Monday, December 15, 2014

Best tips I've ever seen for teaching a teen to drive...

When my second daughter was learning to ride a bike without training wheels, I Googled the subject and came across a simple, yet highly effective tip.  Instead of holding to the seat to steady them, gently hold the child by the back of the neck to keep them upright while riding, yet letting their body naturally learn to come into balance.  It literally took 2 or 3 uses of this technique, and my daughter was riding like the wind!

It is in this spirit of improving an important parental teaching moment that I want to share a terrific article I came across in the October 22, 2014 edition of The Wall Street Journal: "Better Ways to Teach Teens to Drive" by Sue Shellenbarger.  It was so helpful, that I thought I'd paraphrase the real salient points for you lucky(?!) parents who are teaching their teenagers how to drive, like me (on my second one -- the same one with the bike!). 

Apparently, we do an okay job with teaching our kids how to steer, park and generally control a vehicle.  But, parents are not expert in teaching the skills new drivers need to avoid accidents.

Parents tend to follow routine daytime driving along familiar routes, but don't go on to teach how to spot and avoid possible hazards, such as slowing when coming to a crosswalk where there might be people waiting to cross.

Deborah Hersman, president of the National Safety Council, says, "The most important things parents can teach teens are how to develop hazard recognition and judgment -- making the left turns into oncoming traffic, how to merge on and off highways at high speed."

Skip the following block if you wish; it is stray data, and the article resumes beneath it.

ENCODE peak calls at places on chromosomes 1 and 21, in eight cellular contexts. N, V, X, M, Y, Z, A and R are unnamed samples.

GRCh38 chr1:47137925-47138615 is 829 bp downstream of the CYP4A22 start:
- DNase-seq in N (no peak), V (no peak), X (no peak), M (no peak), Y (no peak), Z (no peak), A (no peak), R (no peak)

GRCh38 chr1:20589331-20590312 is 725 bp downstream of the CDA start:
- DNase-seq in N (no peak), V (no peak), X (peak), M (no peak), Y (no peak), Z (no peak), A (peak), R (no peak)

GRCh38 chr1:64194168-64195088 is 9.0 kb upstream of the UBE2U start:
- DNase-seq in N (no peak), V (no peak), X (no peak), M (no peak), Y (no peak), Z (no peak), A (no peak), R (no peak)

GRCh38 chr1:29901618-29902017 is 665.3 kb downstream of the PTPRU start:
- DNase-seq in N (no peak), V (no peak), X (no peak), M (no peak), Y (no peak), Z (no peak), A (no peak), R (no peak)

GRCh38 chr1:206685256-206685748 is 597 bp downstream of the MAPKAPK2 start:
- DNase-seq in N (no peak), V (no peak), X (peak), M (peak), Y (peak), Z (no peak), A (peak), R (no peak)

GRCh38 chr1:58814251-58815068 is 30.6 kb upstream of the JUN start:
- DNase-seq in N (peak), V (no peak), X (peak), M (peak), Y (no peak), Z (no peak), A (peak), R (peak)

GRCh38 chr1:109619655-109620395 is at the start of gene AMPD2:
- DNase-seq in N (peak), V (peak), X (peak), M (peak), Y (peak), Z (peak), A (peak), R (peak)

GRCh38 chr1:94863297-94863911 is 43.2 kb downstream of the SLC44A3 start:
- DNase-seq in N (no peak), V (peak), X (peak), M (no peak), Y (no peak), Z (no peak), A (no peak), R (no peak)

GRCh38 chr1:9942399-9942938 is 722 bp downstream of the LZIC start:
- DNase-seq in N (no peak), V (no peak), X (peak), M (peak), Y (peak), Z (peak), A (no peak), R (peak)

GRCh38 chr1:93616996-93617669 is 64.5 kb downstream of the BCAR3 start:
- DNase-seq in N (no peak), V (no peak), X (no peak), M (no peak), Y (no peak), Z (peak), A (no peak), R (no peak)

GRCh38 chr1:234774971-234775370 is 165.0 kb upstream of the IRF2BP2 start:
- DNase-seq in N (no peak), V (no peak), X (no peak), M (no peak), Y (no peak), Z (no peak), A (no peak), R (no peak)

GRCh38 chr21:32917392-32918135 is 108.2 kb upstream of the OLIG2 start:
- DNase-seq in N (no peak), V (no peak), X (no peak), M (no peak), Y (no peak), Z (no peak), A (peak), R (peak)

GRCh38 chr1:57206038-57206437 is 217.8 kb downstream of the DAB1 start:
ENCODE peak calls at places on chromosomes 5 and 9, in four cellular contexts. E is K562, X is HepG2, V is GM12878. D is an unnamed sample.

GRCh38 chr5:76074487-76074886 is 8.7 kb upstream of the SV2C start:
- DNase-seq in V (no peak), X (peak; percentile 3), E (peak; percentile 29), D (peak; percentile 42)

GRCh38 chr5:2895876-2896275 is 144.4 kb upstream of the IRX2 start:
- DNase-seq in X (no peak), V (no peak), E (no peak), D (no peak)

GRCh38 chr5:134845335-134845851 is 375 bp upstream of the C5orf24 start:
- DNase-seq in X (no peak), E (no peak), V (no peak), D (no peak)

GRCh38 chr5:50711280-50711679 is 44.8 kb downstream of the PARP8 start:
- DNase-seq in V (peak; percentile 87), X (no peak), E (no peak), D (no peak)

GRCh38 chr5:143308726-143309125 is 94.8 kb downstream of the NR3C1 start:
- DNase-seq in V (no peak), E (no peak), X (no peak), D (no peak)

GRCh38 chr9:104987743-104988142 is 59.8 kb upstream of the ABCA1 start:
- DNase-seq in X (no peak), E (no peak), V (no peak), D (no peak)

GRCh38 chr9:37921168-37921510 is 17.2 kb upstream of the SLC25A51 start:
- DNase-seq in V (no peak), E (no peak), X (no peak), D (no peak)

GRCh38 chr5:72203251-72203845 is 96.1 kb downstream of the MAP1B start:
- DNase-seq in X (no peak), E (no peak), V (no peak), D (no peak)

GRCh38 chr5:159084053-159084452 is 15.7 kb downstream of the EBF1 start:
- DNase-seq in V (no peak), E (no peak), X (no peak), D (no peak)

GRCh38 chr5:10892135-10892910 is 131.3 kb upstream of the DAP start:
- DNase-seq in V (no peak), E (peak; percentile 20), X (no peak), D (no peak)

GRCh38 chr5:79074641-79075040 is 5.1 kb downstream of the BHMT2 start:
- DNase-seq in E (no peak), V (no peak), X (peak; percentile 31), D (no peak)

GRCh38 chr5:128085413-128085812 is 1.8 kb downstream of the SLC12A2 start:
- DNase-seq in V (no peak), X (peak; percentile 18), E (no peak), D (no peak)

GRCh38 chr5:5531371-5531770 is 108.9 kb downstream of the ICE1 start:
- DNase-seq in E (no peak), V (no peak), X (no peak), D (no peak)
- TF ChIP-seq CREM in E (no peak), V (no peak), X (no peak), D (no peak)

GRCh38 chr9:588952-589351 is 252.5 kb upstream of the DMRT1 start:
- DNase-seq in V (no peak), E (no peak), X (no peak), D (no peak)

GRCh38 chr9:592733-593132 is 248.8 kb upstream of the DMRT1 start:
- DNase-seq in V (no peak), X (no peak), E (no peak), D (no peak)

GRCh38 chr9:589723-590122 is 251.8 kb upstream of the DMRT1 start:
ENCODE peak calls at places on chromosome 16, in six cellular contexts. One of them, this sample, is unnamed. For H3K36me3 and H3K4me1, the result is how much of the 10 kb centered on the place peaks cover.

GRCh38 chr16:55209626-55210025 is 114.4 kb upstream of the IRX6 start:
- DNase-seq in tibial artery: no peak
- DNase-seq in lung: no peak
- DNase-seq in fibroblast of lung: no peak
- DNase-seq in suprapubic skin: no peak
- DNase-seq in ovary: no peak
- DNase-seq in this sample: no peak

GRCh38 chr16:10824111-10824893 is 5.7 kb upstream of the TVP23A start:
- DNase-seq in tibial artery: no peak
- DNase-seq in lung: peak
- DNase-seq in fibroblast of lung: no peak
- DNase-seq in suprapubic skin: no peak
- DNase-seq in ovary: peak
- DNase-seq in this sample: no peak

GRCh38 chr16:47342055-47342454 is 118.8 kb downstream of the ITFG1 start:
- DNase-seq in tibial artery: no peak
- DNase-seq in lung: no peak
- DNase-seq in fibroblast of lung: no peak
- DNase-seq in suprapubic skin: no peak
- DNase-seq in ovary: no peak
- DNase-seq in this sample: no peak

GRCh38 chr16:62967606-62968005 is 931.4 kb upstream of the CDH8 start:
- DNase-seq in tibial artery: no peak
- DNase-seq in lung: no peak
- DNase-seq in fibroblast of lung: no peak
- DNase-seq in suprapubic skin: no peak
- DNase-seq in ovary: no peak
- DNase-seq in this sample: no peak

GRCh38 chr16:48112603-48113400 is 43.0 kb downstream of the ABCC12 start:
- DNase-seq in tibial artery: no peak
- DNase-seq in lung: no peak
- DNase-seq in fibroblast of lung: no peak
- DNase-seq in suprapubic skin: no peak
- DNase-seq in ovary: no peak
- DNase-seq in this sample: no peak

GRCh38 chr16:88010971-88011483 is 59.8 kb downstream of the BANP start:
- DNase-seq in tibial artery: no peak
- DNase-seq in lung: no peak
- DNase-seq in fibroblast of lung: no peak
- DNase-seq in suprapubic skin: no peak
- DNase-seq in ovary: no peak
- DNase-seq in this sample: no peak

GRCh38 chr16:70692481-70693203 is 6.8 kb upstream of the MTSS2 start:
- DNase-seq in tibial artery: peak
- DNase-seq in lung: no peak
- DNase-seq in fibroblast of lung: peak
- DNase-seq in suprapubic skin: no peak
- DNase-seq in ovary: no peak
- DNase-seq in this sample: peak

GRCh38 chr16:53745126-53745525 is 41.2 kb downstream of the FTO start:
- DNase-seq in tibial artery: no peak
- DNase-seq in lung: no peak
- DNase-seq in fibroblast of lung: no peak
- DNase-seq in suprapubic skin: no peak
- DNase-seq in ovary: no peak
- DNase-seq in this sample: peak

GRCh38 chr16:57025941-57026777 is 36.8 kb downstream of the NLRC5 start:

Other successful tactics gleaned from the article include:
--Take your teen into gradually more challenging and varied roads, at night and in bad weather. 

--Teach the young driver never to glance away from the road for more than two seconds.

--Require them to silence cell phones and keep stored away while driving.

--While accompanying your teen in the car, parents need to stay calm and avoid being overly critical.  Don't bring up touchy issue (like poor grades, or a significant other issue).

--Be specific and sensitive in any constructive criticism.

--Stay calm.  Try to not panic and stomp on the imaginary brakes if you think they're going too fast.

According to a 2011 study of 257,000 accidents by Robert Foss, of the Highway Safety Research Center, teens still make mistakes for their first few months of solo driving, then, as the learning sets in, the potential for accidents does start quickly tapering off. 

So, if you follow these tips and do a little praying while your teen starts driving solo for the first few months, you should be able to rest a little easier after that.

I have access to an excellent, free, teen driving video that Farmers created.  Let me know if you're interested in having your teen watch it.

David Yates – Farmers Insurance
1881 General George Patton Dr., Suite 103
Franklin, TN 37067
Phone 615-778-1816  Fax 615-778-1817